At a writer's retreat in TN this past week, I met a lovely English woman (who now lives in Texas), and her mum recently passed away. They held a funeral service for her mother, and it happened to be on this past Tuesday the 10th, the 4th anniversary of my own mother's passing.
All that to say, this lovely English lady emailed me a poem that was read at her mother's funeral, and I thought it was so, so good.
I thought some of you would appreciate it, if you have lost someone you love.
Let Us Be Contented, By Winston Churchill
Let us be contented with what has happened and be thankful for all that we have been spared.
Let us accept the natural order of things in which we move.
Let us reconcile ourselves to the mysterious rhythm of our destinies, such as they must be in this world of space and time.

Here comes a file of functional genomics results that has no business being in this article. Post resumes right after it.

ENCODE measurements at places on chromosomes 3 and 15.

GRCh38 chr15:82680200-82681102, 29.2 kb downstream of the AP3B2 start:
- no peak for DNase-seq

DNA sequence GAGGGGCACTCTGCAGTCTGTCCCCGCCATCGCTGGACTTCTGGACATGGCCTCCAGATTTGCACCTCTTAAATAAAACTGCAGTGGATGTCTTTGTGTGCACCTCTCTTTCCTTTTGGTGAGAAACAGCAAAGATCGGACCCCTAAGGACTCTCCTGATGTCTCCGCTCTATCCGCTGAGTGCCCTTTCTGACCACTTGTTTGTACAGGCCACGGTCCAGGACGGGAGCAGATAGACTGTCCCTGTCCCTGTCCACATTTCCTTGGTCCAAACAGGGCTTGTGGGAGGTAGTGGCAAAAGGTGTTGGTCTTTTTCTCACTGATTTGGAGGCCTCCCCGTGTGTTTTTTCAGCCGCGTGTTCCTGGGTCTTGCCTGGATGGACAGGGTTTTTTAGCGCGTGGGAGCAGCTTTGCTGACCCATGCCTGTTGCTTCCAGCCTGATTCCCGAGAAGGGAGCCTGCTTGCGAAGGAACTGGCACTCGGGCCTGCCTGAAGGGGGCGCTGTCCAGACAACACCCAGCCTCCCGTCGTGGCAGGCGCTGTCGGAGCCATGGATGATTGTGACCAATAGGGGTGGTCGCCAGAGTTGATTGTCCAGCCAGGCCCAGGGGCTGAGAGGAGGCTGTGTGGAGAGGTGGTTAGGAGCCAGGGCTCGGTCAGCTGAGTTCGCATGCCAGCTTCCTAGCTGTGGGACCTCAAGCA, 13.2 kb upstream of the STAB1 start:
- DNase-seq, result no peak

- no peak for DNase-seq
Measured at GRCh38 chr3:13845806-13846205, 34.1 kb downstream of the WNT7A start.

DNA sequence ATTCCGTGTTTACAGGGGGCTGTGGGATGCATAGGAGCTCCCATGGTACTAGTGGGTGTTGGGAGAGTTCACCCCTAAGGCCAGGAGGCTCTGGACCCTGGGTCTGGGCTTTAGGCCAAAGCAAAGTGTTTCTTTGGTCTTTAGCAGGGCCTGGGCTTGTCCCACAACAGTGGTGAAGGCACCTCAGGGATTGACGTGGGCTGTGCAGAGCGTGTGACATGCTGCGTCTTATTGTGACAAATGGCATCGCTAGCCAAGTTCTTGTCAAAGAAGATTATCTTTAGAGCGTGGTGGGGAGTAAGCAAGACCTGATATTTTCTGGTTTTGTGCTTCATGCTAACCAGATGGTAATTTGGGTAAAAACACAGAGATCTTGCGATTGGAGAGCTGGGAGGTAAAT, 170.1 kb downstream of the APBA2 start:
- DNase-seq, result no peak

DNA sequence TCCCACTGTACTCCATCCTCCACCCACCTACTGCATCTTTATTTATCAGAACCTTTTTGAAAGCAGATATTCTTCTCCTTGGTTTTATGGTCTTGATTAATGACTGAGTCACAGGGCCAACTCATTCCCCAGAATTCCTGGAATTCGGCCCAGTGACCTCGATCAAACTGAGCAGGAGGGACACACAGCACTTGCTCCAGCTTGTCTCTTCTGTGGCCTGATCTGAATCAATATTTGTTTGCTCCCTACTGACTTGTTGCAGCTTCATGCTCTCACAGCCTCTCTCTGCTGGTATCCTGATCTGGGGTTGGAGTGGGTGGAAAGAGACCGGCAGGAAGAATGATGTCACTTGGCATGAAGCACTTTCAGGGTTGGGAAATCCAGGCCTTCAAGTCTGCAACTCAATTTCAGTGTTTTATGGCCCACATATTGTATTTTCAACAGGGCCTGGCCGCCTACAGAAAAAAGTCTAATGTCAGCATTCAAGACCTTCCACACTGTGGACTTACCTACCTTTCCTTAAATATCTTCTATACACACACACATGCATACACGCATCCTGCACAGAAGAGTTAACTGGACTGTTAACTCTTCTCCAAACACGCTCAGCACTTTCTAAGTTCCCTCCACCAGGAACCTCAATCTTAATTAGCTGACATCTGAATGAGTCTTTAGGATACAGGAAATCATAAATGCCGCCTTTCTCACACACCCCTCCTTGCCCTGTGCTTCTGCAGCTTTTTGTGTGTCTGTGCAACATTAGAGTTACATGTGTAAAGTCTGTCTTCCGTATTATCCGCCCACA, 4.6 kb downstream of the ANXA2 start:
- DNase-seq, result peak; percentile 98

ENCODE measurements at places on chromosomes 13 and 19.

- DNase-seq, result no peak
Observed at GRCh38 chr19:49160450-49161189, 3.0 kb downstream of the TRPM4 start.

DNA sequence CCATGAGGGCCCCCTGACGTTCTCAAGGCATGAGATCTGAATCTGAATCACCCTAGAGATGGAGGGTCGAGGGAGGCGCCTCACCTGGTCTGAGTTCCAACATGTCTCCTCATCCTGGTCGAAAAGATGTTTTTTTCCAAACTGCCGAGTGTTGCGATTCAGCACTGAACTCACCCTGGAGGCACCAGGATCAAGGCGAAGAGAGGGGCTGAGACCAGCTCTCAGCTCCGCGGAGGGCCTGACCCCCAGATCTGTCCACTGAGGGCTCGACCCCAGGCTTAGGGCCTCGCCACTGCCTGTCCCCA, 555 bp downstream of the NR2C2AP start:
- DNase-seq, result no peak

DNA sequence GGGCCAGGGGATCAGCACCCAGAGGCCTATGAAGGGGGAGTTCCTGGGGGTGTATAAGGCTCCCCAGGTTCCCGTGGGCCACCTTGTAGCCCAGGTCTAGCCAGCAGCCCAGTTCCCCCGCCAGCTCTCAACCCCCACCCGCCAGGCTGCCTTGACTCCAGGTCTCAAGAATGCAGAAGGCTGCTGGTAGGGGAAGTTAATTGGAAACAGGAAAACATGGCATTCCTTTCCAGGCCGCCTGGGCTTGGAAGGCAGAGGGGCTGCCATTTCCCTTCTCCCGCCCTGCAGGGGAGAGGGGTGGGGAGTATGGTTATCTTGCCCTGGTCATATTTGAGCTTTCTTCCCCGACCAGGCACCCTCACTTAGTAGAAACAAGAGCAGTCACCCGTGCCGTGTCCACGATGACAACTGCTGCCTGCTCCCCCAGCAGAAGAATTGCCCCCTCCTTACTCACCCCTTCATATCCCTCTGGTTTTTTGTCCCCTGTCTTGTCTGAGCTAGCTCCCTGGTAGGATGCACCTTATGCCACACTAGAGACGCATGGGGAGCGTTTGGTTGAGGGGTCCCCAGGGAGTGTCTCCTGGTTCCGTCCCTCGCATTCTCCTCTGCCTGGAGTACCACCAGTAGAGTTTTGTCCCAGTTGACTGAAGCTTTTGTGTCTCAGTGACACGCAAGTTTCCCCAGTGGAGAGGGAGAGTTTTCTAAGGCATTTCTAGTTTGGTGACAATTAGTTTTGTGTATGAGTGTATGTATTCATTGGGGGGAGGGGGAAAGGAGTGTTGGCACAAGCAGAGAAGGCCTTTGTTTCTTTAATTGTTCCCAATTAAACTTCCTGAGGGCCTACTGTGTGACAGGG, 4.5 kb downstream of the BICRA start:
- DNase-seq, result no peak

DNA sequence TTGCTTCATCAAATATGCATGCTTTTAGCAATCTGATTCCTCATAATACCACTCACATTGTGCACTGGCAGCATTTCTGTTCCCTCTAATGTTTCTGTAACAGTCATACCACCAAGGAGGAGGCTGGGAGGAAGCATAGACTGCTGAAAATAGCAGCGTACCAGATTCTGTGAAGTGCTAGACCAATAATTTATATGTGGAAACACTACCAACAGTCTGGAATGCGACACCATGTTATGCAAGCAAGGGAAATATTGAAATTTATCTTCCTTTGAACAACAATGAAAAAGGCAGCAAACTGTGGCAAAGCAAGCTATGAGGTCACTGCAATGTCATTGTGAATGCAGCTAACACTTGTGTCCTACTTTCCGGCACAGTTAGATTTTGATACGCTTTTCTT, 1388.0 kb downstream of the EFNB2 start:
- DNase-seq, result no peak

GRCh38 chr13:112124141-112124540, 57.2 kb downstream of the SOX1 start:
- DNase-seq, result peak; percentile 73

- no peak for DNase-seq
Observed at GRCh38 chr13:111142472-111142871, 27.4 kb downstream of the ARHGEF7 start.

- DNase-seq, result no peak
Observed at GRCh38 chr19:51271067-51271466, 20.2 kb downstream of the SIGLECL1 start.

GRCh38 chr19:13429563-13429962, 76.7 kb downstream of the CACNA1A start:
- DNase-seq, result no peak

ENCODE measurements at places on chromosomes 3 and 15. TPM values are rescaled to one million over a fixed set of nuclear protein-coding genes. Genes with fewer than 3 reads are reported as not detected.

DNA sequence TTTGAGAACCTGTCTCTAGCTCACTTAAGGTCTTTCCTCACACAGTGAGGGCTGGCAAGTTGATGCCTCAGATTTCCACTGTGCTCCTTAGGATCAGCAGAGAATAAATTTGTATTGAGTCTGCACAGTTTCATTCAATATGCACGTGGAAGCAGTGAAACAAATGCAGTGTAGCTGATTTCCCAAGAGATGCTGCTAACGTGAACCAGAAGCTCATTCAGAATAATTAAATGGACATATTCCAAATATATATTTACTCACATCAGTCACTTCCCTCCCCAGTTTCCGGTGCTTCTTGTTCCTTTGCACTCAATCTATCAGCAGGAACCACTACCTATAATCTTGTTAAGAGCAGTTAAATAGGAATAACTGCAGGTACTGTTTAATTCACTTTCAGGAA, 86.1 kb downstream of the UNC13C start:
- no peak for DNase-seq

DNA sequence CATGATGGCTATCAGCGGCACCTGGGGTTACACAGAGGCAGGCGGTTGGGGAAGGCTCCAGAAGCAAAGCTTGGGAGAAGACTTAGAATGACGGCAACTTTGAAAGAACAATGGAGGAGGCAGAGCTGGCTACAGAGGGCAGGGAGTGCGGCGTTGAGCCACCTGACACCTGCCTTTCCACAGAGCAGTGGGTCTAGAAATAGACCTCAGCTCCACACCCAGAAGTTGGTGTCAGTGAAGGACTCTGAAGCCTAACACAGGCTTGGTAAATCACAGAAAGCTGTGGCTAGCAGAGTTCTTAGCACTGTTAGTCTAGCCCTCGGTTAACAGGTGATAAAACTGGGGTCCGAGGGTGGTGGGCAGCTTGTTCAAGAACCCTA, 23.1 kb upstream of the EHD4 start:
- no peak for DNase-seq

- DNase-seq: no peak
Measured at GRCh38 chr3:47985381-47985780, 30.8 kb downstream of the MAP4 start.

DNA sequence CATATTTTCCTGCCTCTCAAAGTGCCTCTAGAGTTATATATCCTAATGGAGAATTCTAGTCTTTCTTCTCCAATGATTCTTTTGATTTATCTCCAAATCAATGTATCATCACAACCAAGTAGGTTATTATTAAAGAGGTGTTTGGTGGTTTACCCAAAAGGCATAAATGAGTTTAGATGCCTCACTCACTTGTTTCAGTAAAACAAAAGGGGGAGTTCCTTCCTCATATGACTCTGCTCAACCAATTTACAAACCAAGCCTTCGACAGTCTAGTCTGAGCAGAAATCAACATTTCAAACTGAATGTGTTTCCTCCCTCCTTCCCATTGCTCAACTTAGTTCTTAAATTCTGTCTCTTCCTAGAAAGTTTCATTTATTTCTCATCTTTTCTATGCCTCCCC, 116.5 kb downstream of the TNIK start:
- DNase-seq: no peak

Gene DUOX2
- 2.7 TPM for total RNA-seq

Let us treasure our joys but not bewail our sorrows.
The glory of light cannot exist without its shadows.
Life is a whole, and good and ill must be accepted together.
The journey has been enjoyable and well worth making-----once.
This post is specifically for all you readers who are also writers.
Last week at a local writer's group of which I'm a part, we had the honor of welcoming Pamela Clements, mentor and publishing consultant, most recently a VP in publishing at Worthy Publishing Group in Franklin, TN. She spoke for two hours. We listened, asked questions, and pondered. She was direct, powerful, loving, kind, and very, very insightful.
Here are tidbits of wisdom, straight from her mouth. I type them here for you, but also for myself, to help me digest them all over again. So brace yourself. And get out your notepad and pen.